Simultaneously, Trump insisted that the Europeans agree “to fix the terrible flaws of the Iran nuclear deal” in such a manner that new multilateral sanctions would be imposed if Iran at any time “develops or tests long-range missiles, thwarts inspections, or makes progress toward a nuclear weapon”. In parallel, the Trump administration levied a new set of sanctions against Iran, targeting fourteen officials and institutions involved in repressing the protesters in early January, in weapons proliferation and cyber activities.
The statement is somewhat fuzzy in several substantive aspects. The conditions required of Congress are not strictly identical to those demanded of Europe; the latter is asked to agree to fix the deal, not to fix it; and some of the requirements addressed to both actors are somewhat vague and, perhaps, open to interpretation. This could leave some wiggle room for negotiations. But substantive imprecision was matched by tonal clarity: “this is a last chance”, Trump said, asserting that absent a fix, and Europe’s agreement he would “not again waive sanctions”. And, haziness aside, it is hard to escape the conclusion that by fix he means making the accord’s constraints everlasting and subjecting Iran to new, automatic U.S. and multilateral sanctions for activity permitted by the JCPOA. That is both unrealistic and plainly at odds with the deal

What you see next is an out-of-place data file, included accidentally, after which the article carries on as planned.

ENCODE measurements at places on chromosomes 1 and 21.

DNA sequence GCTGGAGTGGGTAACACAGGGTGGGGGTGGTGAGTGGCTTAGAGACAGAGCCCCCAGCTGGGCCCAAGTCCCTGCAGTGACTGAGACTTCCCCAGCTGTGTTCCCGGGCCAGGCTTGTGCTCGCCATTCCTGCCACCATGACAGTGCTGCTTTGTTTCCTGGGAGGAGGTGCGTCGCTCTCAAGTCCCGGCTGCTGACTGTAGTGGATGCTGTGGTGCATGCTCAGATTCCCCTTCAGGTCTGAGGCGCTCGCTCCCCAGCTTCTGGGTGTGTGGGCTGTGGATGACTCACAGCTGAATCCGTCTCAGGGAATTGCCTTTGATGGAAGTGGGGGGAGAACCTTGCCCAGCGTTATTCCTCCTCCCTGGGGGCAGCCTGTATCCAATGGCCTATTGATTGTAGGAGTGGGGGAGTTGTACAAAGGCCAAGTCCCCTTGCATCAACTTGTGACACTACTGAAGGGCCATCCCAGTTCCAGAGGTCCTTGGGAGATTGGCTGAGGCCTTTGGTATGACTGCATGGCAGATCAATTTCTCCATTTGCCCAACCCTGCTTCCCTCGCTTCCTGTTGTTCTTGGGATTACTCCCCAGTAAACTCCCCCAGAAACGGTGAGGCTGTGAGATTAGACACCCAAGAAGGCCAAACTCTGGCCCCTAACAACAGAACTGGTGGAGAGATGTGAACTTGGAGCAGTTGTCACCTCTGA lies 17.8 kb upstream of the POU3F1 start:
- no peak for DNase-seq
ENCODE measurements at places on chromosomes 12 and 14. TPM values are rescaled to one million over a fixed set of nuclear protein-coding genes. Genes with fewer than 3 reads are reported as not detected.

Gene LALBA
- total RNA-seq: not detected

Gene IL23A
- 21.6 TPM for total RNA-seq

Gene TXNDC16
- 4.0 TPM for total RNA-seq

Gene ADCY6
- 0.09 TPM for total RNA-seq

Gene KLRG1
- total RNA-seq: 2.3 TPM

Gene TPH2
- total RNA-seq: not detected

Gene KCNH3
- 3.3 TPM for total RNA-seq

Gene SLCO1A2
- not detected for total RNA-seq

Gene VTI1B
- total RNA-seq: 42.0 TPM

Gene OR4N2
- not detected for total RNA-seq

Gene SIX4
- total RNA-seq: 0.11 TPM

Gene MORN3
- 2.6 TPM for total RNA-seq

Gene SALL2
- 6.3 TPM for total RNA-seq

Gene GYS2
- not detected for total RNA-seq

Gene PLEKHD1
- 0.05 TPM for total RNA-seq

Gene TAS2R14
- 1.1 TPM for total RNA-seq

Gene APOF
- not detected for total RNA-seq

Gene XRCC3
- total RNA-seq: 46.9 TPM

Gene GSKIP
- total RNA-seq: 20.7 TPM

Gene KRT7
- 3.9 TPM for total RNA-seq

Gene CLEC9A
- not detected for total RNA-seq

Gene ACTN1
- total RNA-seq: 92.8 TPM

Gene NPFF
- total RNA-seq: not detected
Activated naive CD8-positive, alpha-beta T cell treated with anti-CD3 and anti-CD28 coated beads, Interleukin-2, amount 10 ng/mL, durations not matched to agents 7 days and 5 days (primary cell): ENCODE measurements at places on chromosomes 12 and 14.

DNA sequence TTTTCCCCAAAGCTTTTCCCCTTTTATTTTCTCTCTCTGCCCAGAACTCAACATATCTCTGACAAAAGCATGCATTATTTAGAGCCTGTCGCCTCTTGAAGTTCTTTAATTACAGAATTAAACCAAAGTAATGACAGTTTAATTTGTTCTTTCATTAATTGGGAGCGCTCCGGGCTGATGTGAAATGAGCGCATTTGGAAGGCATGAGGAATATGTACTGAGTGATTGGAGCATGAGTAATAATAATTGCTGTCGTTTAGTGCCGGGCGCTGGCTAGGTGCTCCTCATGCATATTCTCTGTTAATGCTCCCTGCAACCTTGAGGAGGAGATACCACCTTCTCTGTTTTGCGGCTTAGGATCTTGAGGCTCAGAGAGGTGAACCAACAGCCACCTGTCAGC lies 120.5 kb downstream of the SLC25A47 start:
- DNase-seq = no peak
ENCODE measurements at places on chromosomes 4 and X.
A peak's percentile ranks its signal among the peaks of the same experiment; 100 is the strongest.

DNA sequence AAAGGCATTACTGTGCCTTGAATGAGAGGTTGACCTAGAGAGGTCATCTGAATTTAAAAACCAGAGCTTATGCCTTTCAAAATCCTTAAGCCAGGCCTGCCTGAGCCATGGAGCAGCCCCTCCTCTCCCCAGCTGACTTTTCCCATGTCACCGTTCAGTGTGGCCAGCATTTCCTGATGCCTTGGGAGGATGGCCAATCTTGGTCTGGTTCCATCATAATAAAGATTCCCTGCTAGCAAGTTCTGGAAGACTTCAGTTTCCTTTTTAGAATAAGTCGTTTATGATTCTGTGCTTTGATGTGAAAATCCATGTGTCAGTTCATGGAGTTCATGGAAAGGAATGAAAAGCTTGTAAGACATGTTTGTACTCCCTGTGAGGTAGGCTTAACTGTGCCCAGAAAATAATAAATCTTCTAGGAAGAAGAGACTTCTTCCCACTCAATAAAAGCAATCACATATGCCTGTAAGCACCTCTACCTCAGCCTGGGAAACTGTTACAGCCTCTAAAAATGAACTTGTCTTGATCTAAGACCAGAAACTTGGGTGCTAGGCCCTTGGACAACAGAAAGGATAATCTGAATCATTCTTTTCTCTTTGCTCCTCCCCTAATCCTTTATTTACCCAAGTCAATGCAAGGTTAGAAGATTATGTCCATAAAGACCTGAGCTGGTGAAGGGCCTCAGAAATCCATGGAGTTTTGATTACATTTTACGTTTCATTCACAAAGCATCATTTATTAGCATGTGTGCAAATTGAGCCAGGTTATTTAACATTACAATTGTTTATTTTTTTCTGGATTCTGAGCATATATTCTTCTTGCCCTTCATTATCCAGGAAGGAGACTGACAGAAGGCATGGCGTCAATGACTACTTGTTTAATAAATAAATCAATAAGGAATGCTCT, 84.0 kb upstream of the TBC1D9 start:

A year into the Trump administration, questions continue to surround its ultimate objective with regard to the JCPOA – or whether it even has one. It often argues that the JCPOA is flawed because it only delays Iran’s nuclear capabilities, has insufficient inspection authorities, provided Iran with excessive upfront sanctions relief, and failed to curb Iran’s ballistic-missile program and regional clout. But its opposition to the JCPOA stems less from the accord’s technical details, or scope, or implementation record than from its narrow nature as an arms-control agreement that allows an adversary to come in from the cold and normalise its nuclear program without altering its policies more broadly. Senator Tom Cotton, an ally of the administration, put it unambiguously: “Let’s understand the Iranian threat. It’s not the deal’s technical flaws, though there are a lot of those. The threat is not the nature of Iran’s weapons; it’s the nature of Iran’s regime”.